Common Curiosities

Do all cameras support RAW format?

Not all cameras support RAW format; it's more commonly found in DSLRs and mirrorless cameras.

Is JPEG suitable for professional photography?

While JPEG can be used professionally, RAW is often preferred for its higher quality and editing capabilities.

What does JPEG stand for?

JPEG stands for Joint Photographic Experts Group, the name of the committee that created the standard.

Can I view RAW files on any device?

RAW files often require specific software or converters to be viewed on standard devices.

Can I edit JPEG files as much as RAW files?

JPEG files offer less flexibility in editing compared to RAW files due to compression and data loss.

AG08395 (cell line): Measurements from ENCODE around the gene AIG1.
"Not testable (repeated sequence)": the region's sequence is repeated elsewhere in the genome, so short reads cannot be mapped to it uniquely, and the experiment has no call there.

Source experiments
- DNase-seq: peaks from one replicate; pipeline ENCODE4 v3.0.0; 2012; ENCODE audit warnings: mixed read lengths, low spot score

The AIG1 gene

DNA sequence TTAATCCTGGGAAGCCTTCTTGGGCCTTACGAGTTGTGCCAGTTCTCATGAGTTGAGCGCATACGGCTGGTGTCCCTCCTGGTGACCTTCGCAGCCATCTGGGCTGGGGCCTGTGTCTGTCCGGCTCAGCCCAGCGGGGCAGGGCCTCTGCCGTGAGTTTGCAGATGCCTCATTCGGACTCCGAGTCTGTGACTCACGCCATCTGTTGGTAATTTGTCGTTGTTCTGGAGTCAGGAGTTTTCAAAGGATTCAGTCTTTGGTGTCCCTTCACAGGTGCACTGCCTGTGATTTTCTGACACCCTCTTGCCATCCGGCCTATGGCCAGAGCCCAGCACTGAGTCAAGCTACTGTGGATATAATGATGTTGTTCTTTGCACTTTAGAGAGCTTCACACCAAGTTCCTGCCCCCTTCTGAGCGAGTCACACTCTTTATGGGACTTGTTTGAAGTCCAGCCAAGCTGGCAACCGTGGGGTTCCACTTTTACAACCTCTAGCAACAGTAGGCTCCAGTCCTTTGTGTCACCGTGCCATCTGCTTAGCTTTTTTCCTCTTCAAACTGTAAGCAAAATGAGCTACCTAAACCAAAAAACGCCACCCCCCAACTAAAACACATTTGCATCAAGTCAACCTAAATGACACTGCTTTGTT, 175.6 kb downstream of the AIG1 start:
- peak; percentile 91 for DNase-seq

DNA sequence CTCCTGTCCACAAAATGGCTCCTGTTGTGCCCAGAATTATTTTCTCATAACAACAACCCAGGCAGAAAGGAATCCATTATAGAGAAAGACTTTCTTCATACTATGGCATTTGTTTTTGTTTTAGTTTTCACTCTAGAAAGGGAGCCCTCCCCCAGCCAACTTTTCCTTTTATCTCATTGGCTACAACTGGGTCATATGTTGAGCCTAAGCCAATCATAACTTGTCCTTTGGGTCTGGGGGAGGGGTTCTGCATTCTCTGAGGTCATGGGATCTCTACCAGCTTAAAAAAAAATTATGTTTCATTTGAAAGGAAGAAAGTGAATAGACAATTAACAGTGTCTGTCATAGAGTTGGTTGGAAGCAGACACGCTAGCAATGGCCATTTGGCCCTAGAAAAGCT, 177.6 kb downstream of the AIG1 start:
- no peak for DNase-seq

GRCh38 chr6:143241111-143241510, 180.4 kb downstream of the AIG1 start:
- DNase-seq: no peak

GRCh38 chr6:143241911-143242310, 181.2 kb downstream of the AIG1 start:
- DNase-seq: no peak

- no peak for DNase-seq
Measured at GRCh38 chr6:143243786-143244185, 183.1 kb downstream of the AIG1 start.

Can I convert RAW to JPEG?

Yes, RAW files can be converted to JPEG, but this involves compression and potential quality loss.

Do JPEG files retain all color data from the image?

JPEG files lose some color data during compression, unlike RAW files.

Are JPEG files smaller than RAW files?

Yes, JPEG files are smaller because they are compressed, unlike RAW files.

Does editing a JPEG reduce its quality?

Repeated editing and saving of JPEG images can lead to quality degradation.

Is it better to shoot in JPEG or RAW?

It depends on your needs: JPEG for convenience and storage, RAW for quality and editing.

Why are RAW files larger in size?

RAW files are larger because they contain more detailed information and are not compressed.